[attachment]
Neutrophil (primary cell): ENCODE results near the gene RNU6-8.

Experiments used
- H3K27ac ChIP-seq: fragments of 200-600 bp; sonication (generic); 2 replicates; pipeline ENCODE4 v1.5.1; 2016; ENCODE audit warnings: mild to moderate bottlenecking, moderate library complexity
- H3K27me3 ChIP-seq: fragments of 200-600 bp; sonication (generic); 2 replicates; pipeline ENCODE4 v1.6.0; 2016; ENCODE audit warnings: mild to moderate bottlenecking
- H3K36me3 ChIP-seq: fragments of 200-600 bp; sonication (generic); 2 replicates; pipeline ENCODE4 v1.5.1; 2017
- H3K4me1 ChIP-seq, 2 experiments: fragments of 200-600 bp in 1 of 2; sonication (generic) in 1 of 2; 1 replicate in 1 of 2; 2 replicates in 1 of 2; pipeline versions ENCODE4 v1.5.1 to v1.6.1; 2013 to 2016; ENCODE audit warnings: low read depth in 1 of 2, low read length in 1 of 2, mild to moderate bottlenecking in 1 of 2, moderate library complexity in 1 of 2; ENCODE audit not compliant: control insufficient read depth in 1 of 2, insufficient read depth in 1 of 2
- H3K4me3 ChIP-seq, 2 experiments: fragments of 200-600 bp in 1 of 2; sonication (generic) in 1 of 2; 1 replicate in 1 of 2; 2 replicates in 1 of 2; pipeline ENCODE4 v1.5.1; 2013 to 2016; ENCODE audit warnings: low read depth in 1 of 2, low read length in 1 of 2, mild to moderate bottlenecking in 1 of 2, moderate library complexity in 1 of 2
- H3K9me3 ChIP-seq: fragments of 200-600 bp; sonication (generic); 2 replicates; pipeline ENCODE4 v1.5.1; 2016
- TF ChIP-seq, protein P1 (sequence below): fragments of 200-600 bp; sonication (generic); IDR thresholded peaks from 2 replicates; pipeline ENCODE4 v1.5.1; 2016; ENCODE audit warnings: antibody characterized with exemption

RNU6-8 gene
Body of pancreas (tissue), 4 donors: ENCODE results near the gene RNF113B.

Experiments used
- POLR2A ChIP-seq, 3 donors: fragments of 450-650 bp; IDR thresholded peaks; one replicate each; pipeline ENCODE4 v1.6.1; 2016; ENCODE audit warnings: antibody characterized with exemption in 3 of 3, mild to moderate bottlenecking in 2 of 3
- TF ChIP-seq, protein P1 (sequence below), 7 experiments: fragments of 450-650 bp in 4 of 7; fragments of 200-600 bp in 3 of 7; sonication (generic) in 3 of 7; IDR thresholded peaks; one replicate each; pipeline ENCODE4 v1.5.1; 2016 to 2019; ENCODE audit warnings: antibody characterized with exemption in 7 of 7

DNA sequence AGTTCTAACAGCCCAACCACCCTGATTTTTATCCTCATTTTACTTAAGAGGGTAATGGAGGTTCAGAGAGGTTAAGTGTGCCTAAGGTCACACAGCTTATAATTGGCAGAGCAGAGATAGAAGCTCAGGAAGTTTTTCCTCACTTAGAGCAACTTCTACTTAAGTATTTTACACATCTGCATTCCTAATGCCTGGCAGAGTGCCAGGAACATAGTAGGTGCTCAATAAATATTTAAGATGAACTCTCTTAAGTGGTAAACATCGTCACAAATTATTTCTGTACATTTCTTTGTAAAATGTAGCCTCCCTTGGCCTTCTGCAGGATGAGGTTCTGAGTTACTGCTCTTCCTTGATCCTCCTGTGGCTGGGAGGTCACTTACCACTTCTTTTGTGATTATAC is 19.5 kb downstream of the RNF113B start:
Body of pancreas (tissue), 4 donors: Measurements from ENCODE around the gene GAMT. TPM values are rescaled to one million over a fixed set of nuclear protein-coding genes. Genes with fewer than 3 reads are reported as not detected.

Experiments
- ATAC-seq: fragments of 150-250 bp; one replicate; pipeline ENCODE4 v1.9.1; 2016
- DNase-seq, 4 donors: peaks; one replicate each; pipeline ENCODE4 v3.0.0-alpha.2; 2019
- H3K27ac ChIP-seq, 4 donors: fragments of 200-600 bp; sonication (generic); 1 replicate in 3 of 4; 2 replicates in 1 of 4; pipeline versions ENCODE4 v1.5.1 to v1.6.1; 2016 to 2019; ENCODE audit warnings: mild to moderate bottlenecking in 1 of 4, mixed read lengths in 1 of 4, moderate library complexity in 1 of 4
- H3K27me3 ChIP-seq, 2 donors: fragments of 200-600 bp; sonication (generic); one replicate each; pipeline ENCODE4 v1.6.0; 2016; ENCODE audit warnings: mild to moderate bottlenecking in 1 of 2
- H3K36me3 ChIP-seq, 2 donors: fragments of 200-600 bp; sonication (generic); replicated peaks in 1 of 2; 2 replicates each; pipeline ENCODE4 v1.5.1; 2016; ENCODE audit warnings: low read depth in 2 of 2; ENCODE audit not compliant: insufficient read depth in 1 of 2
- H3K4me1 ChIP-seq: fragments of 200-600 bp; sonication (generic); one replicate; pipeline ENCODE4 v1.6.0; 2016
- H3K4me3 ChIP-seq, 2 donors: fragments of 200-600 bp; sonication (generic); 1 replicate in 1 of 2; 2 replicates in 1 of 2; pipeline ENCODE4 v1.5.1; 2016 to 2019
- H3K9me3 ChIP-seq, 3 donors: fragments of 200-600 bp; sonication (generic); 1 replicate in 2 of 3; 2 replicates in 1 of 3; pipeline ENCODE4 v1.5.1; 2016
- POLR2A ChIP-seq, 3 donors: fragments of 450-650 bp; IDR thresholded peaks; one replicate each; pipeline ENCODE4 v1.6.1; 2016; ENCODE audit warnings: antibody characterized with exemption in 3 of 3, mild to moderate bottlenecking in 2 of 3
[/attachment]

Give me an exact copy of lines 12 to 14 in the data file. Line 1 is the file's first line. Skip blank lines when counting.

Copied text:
Experiments used
- POLR2A ChIP-seq, 3 donors: fragments of 450-650 bp; IDR thresholded peaks; one replicate each; pipeline ENCODE4 v1.6.1; 2016; ENCODE audit warnings: antibody characterized with exemption in 3 of 3, mild to moderate bottlenecking in 2 of 3
- TF ChIP-seq, protein P1 (sequence below), 7 experiments: fragments of 450-650 bp in 4 of 7; fragments of 200-600 bp in 3 of 7; sonication (generic) in 3 of 7; IDR thresholded peaks; one replicate each; pipeline ENCODE4 v1.5.1; 2016 to 2019; ENCODE audit warnings: antibody characterized with exemption in 7 of 7